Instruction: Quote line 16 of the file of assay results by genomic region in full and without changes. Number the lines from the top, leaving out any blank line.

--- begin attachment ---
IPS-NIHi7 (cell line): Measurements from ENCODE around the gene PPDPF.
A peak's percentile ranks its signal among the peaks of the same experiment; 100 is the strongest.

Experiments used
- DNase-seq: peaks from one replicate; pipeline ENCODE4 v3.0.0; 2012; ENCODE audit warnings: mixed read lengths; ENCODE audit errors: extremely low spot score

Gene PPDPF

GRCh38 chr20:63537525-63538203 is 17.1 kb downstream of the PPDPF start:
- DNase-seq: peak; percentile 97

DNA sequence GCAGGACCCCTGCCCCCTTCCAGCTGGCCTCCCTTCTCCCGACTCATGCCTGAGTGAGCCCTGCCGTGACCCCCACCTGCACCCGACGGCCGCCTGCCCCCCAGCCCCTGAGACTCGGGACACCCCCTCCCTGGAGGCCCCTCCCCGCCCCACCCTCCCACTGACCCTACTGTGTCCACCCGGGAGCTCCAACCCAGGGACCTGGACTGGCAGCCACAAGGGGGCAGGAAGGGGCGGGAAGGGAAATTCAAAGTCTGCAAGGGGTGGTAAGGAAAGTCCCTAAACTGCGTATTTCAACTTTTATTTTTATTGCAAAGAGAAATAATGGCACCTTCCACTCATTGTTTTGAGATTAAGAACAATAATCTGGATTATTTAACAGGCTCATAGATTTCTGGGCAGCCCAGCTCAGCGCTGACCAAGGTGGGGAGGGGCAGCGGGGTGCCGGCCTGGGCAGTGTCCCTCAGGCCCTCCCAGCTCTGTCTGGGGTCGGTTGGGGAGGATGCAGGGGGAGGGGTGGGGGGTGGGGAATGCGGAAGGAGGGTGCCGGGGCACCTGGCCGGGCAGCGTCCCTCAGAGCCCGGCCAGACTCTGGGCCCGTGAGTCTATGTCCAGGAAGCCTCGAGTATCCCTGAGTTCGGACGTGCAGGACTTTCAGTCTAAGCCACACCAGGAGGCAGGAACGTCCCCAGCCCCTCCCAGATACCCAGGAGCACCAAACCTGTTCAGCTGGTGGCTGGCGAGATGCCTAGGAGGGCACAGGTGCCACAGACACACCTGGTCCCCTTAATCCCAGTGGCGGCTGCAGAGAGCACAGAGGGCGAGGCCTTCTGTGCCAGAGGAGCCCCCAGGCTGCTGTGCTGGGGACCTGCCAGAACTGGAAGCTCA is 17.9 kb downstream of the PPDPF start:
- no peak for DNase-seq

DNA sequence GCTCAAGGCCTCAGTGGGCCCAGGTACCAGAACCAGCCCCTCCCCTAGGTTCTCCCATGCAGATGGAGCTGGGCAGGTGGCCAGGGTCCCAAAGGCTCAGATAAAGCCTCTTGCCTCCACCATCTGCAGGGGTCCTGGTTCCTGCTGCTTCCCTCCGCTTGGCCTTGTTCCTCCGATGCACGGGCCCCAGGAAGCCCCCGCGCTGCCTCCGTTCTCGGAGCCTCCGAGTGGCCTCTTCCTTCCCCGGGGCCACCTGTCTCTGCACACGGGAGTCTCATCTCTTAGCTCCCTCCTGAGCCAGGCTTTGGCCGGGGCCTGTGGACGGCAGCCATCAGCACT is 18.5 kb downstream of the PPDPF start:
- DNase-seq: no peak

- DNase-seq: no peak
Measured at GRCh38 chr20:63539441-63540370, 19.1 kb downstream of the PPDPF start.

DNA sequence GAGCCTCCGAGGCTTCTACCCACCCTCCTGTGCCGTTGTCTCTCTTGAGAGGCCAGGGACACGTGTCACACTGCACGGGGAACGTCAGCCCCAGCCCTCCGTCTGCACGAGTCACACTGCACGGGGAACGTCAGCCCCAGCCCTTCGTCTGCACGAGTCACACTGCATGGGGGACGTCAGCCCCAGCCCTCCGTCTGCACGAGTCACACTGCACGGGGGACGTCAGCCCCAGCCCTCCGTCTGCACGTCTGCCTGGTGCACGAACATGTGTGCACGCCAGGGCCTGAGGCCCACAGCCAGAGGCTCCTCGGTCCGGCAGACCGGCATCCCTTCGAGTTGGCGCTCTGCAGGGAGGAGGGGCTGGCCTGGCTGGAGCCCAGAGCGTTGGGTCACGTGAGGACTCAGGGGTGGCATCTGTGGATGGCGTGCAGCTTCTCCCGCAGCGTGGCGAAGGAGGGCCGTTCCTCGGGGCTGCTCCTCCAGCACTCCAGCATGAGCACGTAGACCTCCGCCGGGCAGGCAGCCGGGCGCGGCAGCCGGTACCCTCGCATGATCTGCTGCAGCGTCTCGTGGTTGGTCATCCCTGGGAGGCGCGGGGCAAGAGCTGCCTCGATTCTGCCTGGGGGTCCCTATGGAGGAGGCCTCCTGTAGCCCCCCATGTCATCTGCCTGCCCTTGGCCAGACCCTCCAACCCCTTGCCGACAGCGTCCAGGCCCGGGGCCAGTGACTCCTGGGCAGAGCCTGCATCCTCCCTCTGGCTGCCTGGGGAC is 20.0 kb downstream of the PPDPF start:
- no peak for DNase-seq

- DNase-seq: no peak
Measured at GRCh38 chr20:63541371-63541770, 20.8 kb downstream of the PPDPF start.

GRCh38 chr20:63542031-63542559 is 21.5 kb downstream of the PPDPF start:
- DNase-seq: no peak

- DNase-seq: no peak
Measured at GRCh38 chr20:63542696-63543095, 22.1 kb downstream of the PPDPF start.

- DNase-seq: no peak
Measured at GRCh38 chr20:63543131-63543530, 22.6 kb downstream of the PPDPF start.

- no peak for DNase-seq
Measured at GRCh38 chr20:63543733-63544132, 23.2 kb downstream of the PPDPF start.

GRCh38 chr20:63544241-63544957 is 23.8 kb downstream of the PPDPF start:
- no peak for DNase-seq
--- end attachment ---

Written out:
- DNase-seq: no peak